“Lee also alleges that his trial counsel should have obtained the records from the hotel where he spent the night before the shootings to ‘confirm [ ][his] sleep deprivation and his level of intoxication and impairment, providing some supporting evidence about the events leading up to the crime.’ Lee fails, however, to proffer a single fact in his amended Rule 32 petition that, if true, would demonstrate how a hotel receipt could have possibly been used to prove he lacked sleep or could have been used to prove he was intoxicated at the time he committed the murders and attempted robbery.

“The Court finds that this allegation of ineffective assistance of counsel fails to meet the specificity and full factual pleading requirements of Rule 32.6(b), Ala. R.Crim. P.; therefore, it is summarily dismissed.”

(C.R.1028-35.)

In Thomas v. State, 766 So.2d 860 (Ala.Crim.App.1998), overruled on other grounds, 766 So.2d 975 (Ala.2000), we stated the following concerning claims that counsel failed to investigate:

“[A] review of a claim of ineffective counsel is not triggered until the petitioner has identified specific acts or omissions. Strickland. See, e.g., Nelson v. Harqett, 989 F.2d 847, 850 (5th Cir.1993) (claims of failure to investigate must show with specificity what information would have been obtained with investigation, and whether, assuming the evidence is admissible, its admission would have produced a different result).”

766 So.2d at 892.

1.

Lee claimed that counsel was ineffective for failing to interview State witnesses. However, in this section of Lee's amended petition he failed to identify one witness by name. Clearly, Lee failed to meet his burden of pleading in regard to this claim. See Beckworth v. State, supra.

Also,

“ ‘the failure to interview or take the depositions of the State's witnesses for impeachment purposes is not prejudicial per se. See McCleskey v. Kemp, 753 F.2d 877, 900 (11th Cir.1985) (en banc) (holding no prejudice shown where attorney failed to interview two of State's witnesses and potential defense witnesses); Boykins v. Wainwright, 737 F.2d 1539, 1543 (11th Cir.1984) (holding no prejudice shown where attorney failed to interview prosecution's expert witnesses), cert. denied, [470] U.S. [1059], 470 U.S. 1059, 105 S.Ct. 1775, 84 L.Ed.2d 834 (1985); Solomon v. Kemp, 735 F.2d 395, 402 (11th Cir.1984) (holding no prejudice shown where attorney failed to talk to all of the State's witnesses and did not seek funds for an investigator), cert. denied, [469] U.S. [1181], 469 U.S. 1181, 105 S.Ct. 940, 83 L.Ed.2d 952 (1985).’ “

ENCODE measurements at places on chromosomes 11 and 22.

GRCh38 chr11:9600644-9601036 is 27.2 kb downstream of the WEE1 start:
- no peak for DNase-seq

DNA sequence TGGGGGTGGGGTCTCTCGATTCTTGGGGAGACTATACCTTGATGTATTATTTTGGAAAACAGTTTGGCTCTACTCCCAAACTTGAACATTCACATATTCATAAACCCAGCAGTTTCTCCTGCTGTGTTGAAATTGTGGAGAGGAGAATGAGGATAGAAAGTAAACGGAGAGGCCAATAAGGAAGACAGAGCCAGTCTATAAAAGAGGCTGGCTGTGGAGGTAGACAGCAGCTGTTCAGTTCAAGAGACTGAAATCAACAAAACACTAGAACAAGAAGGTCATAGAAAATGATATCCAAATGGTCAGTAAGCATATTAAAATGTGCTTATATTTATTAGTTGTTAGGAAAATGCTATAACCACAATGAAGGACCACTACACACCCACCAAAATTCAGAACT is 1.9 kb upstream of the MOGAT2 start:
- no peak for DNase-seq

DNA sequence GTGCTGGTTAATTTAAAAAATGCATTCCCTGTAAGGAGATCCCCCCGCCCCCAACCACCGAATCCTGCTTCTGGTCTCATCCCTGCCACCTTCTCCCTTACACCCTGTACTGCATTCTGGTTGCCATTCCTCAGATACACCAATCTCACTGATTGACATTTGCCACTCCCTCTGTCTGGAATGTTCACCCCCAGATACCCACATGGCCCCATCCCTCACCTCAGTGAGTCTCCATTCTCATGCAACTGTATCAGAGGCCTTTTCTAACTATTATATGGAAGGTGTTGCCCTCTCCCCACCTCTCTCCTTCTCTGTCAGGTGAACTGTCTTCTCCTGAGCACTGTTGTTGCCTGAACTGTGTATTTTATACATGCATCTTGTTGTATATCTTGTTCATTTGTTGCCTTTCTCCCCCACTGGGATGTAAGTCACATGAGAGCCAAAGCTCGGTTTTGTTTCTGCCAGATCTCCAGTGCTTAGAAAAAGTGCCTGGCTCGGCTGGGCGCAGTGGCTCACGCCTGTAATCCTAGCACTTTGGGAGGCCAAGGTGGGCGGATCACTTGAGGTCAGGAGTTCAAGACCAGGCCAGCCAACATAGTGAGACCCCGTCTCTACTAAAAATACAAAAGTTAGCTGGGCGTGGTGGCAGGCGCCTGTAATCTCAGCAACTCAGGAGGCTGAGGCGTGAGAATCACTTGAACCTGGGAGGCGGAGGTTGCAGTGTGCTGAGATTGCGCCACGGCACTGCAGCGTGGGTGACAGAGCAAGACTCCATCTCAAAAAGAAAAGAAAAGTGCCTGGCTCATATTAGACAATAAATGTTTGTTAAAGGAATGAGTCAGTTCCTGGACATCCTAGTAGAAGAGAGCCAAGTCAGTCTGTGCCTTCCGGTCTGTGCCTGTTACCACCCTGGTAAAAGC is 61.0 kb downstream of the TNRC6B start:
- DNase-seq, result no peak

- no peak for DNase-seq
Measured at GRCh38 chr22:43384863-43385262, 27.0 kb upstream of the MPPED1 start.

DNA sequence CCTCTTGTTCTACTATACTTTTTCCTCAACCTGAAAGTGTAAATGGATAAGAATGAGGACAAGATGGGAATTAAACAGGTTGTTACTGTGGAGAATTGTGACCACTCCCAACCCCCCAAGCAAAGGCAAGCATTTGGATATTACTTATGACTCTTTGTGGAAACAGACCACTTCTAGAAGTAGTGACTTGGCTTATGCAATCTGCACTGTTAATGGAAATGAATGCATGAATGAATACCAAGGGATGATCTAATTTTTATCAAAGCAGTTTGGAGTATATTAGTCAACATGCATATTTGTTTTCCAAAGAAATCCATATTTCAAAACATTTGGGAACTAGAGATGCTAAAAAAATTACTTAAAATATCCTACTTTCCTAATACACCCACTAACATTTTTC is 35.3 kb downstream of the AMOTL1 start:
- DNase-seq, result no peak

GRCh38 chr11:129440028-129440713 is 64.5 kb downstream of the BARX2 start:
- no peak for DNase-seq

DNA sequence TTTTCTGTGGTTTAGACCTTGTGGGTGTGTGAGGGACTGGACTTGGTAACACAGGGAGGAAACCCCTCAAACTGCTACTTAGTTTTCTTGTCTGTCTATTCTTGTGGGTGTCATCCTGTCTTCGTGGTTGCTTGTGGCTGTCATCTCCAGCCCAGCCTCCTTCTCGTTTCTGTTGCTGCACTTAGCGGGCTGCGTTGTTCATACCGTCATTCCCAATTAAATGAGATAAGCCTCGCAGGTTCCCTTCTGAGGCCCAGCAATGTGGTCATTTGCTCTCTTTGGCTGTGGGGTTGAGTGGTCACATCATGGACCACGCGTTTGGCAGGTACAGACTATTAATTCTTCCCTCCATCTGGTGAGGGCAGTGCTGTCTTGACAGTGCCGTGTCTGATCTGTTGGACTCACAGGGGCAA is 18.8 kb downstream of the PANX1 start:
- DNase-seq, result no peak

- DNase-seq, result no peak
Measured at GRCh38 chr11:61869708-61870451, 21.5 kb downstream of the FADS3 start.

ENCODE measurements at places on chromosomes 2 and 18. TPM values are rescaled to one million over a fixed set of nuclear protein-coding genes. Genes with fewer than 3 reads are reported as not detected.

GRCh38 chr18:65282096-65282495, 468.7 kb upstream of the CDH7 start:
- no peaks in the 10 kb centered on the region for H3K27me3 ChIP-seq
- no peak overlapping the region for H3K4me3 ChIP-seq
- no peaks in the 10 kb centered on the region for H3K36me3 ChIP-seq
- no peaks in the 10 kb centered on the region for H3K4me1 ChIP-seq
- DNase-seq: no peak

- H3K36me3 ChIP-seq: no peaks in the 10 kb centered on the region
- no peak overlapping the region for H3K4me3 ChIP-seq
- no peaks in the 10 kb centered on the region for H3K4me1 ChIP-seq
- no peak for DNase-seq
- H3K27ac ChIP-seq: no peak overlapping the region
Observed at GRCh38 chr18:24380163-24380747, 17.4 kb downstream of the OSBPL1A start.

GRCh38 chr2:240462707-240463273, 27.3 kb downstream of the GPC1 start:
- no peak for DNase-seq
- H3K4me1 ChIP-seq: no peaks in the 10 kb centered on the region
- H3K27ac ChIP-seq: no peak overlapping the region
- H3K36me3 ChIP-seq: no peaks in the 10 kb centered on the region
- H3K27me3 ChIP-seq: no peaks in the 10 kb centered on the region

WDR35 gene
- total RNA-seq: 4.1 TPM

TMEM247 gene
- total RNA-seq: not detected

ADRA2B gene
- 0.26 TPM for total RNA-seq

Robitaille v. State, 971 So.2d 43, 72 (Ala.Crim.App.2005), quoting Aldrich v. Wainwright, 777 F.2d 630, 636-37 (11th Cir.1985).

2.

Lee claimed that counsel was ineffective for not determining whether the trigger pull on the shotgun used in the murders could have accidently fired. Lee maintained that the first shot was fired accidentally. However, the record shows that the State's firearms expert, Cathy Richards, testified that the trigger pull on the shotgun used in the murders required six pounds of pressure, which, she testified, was the average pressure necessary to fire a similar weapon. Lee asserted nothing in his amended Rule 32 petition that disputed or discredited this testimony. Neither did Lee identify any expert who could have disputed Richards's testimony.

3.

Lee next claimed that counsel was ineffective for not using the surveillance videotape to support his claim that the first shot was fired accidentally. The circuit judge who presided over Lee's trial and who was privy to all of the evidence specifically found that nothing in the videotape supported the claim that the shootings were accidental. “[A] circuit judge who has personal knowledge of the facts underlying an allegation of ineffective assistance of counsel may summarily deny that allegation based on the judge's personal knowledge of counsel's performance.” Partain v. State, [Ms. CR-06-0978, August 29, 2008] --- So.3d ----, ---- (Ala.Crim.App.2008).

Also, in the circuit court's order sentencing Lee to death, the court stated: “As shown vividly by the surveillance video [Lee] opened fire upon entering the door. He emptied his weapon, firing as quickly as he could, shot after shot.” (Trial record, C.R. 126.) Moreover, Lee made the following statement to Lieutenant Foy Freine of the Dallas County Sheriff's Department:

“I entered the store with the shotgun. The big man with black hair was standing near the counter and the two ladies were behind the counter. I told them it was a robbery and asked for the money. The first shot I fired accidentally and asked for the money. The shotgun was pointed at the man when it fired. L then shot both ladies.”

(Trial record, p. 288.) Last, the jury viewed the videotape of the murders and could reach its own conclusions.

4.